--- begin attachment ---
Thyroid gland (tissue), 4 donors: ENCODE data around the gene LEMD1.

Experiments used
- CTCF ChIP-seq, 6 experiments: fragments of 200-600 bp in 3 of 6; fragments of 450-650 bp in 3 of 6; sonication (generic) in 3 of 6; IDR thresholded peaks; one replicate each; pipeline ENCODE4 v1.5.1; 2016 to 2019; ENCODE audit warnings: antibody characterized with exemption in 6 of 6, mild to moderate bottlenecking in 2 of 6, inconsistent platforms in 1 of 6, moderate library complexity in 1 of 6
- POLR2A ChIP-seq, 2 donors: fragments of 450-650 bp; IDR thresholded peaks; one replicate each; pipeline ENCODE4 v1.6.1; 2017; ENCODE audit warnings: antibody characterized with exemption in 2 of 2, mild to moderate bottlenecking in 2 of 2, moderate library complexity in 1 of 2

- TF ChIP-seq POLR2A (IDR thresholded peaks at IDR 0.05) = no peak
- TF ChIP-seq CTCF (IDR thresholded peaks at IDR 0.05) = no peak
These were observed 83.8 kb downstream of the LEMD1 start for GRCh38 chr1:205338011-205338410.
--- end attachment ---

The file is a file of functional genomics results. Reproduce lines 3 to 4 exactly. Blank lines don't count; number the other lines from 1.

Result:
- CTCF ChIP-seq, 6 experiments: fragments of 200-600 bp in 3 of 6; fragments of 450-650 bp in 3 of 6; sonication (generic) in 3 of 6; IDR thresholded peaks; one replicate each; pipeline ENCODE4 v1.5.1; 2016 to 2019; ENCODE audit warnings: antibody characterized with exemption in 6 of 6, mild to moderate bottlenecking in 2 of 6, inconsistent platforms in 1 of 6, moderate library complexity in 1 of 6
- POLR2A ChIP-seq, 2 donors: fragments of 450-650 bp; IDR thresholded peaks; one replicate each; pipeline ENCODE4 v1.6.1; 2017; ENCODE audit warnings: antibody characterized with exemption in 2 of 2, mild to moderate bottlenecking in 2 of 2, moderate library complexity in 1 of 2